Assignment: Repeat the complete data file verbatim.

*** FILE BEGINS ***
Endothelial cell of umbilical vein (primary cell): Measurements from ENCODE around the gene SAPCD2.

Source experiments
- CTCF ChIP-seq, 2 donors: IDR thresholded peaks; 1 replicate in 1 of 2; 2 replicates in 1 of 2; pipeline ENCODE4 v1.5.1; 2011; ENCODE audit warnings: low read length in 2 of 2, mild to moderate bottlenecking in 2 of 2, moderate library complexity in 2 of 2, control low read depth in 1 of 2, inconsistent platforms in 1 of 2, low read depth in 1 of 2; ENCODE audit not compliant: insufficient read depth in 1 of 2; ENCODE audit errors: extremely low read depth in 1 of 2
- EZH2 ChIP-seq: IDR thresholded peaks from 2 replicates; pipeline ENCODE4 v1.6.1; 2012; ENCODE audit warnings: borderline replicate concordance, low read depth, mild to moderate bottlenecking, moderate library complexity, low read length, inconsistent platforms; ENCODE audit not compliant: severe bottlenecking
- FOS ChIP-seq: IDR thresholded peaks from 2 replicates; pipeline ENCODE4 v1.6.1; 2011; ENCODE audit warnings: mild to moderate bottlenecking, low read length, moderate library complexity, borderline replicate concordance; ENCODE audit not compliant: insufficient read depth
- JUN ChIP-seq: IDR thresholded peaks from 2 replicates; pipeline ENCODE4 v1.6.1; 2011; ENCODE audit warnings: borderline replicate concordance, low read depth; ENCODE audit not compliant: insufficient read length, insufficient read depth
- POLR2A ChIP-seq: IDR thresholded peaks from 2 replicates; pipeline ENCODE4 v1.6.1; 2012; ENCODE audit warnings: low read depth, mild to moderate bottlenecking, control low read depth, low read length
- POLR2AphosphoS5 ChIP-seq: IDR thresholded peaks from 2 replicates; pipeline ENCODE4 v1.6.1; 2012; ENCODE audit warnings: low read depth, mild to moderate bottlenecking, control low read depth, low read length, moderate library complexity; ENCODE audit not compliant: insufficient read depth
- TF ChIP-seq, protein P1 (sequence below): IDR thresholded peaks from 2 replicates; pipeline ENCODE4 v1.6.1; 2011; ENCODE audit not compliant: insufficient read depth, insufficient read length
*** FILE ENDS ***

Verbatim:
Endothelial cell of umbilical vein (primary cell): Measurements from ENCODE around the gene SAPCD2.

Source experiments
- CTCF ChIP-seq, 2 donors: IDR thresholded peaks; 1 replicate in 1 of 2; 2 replicates in 1 of 2; pipeline ENCODE4 v1.5.1; 2011; ENCODE audit warnings: low read length in 2 of 2, mild to moderate bottlenecking in 2 of 2, moderate library complexity in 2 of 2, control low read depth in 1 of 2, inconsistent platforms in 1 of 2, low read depth in 1 of 2; ENCODE audit not compliant: insufficient read depth in 1 of 2; ENCODE audit errors: extremely low read depth in 1 of 2
- EZH2 ChIP-seq: IDR thresholded peaks from 2 replicates; pipeline ENCODE4 v1.6.1; 2012; ENCODE audit warnings: borderline replicate concordance, low read depth, mild to moderate bottlenecking, moderate library complexity, low read length, inconsistent platforms; ENCODE audit not compliant: severe bottlenecking
- FOS ChIP-seq: IDR thresholded peaks from 2 replicates; pipeline ENCODE4 v1.6.1; 2011; ENCODE audit warnings: mild to moderate bottlenecking, low read length, moderate library complexity, borderline replicate concordance; ENCODE audit not compliant: insufficient read depth
- JUN ChIP-seq: IDR thresholded peaks from 2 replicates; pipeline ENCODE4 v1.6.1; 2011; ENCODE audit warnings: borderline replicate concordance, low read depth; ENCODE audit not compliant: insufficient read length, insufficient read depth
- POLR2A ChIP-seq: IDR thresholded peaks from 2 replicates; pipeline ENCODE4 v1.6.1; 2012; ENCODE audit warnings: low read depth, mild to moderate bottlenecking, control low read depth, low read length
- POLR2AphosphoS5 ChIP-seq: IDR thresholded peaks from 2 replicates; pipeline ENCODE4 v1.6.1; 2012; ENCODE audit warnings: low read depth, mild to moderate bottlenecking, control low read depth, low read length, moderate library complexity; ENCODE audit not compliant: insufficient read depth
- TF ChIP-seq, protein P1 (sequence below): IDR thresholded peaks from 2 replicates; pipeline ENCODE4 v1.6.1; 2011; ENCODE audit not compliant: insufficient read depth, insufficient read length